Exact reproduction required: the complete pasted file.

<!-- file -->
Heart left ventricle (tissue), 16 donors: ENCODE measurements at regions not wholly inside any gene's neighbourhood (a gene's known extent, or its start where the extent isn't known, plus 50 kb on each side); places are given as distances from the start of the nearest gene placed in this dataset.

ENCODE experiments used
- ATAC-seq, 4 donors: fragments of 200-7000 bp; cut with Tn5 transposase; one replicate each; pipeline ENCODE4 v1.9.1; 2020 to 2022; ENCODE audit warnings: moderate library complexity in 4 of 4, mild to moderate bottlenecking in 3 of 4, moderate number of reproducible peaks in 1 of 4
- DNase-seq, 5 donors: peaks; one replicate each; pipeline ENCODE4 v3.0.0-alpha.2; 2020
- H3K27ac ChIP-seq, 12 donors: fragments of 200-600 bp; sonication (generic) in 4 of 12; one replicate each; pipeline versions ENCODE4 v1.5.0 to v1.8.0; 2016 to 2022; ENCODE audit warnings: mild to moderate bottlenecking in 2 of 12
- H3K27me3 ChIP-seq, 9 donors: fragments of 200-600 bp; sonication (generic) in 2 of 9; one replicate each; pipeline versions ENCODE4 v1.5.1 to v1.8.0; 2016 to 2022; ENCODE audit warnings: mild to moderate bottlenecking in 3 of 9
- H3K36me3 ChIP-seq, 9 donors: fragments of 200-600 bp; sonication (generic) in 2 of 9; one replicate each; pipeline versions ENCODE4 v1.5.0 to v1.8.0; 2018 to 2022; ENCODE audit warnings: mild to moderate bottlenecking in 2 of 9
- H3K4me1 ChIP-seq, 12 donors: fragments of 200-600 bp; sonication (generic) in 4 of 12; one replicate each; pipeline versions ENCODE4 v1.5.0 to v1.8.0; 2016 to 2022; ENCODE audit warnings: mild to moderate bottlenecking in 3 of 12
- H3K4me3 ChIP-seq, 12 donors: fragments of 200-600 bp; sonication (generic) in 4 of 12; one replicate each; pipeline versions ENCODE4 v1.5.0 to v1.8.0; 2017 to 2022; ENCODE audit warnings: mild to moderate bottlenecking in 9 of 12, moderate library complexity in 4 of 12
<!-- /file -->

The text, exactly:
Heart left ventricle (tissue), 16 donors: ENCODE measurements at regions not wholly inside any gene's neighbourhood (a gene's known extent, or its start where the extent isn't known, plus 50 kb on each side); places are given as distances from the start of the nearest gene placed in this dataset.

ENCODE experiments used
- ATAC-seq, 4 donors: fragments of 200-7000 bp; cut with Tn5 transposase; one replicate each; pipeline ENCODE4 v1.9.1; 2020 to 2022; ENCODE audit warnings: moderate library complexity in 4 of 4, mild to moderate bottlenecking in 3 of 4, moderate number of reproducible peaks in 1 of 4
- DNase-seq, 5 donors: peaks; one replicate each; pipeline ENCODE4 v3.0.0-alpha.2; 2020
- H3K27ac ChIP-seq, 12 donors: fragments of 200-600 bp; sonication (generic) in 4 of 12; one replicate each; pipeline versions ENCODE4 v1.5.0 to v1.8.0; 2016 to 2022; ENCODE audit warnings: mild to moderate bottlenecking in 2 of 12
- H3K27me3 ChIP-seq, 9 donors: fragments of 200-600 bp; sonication (generic) in 2 of 9; one replicate each; pipeline versions ENCODE4 v1.5.1 to v1.8.0; 2016 to 2022; ENCODE audit warnings: mild to moderate bottlenecking in 3 of 9
- H3K36me3 ChIP-seq, 9 donors: fragments of 200-600 bp; sonication (generic) in 2 of 9; one replicate each; pipeline versions ENCODE4 v1.5.0 to v1.8.0; 2018 to 2022; ENCODE audit warnings: mild to moderate bottlenecking in 2 of 9
- H3K4me1 ChIP-seq, 12 donors: fragments of 200-600 bp; sonication (generic) in 4 of 12; one replicate each; pipeline versions ENCODE4 v1.5.0 to v1.8.0; 2016 to 2022; ENCODE audit warnings: mild to moderate bottlenecking in 3 of 12
- H3K4me3 ChIP-seq, 12 donors: fragments of 200-600 bp; sonication (generic) in 4 of 12; one replicate each; pipeline versions ENCODE4 v1.5.0 to v1.8.0; 2017 to 2022; ENCODE audit warnings: mild to moderate bottlenecking in 9 of 12, moderate library complexity in 4 of 12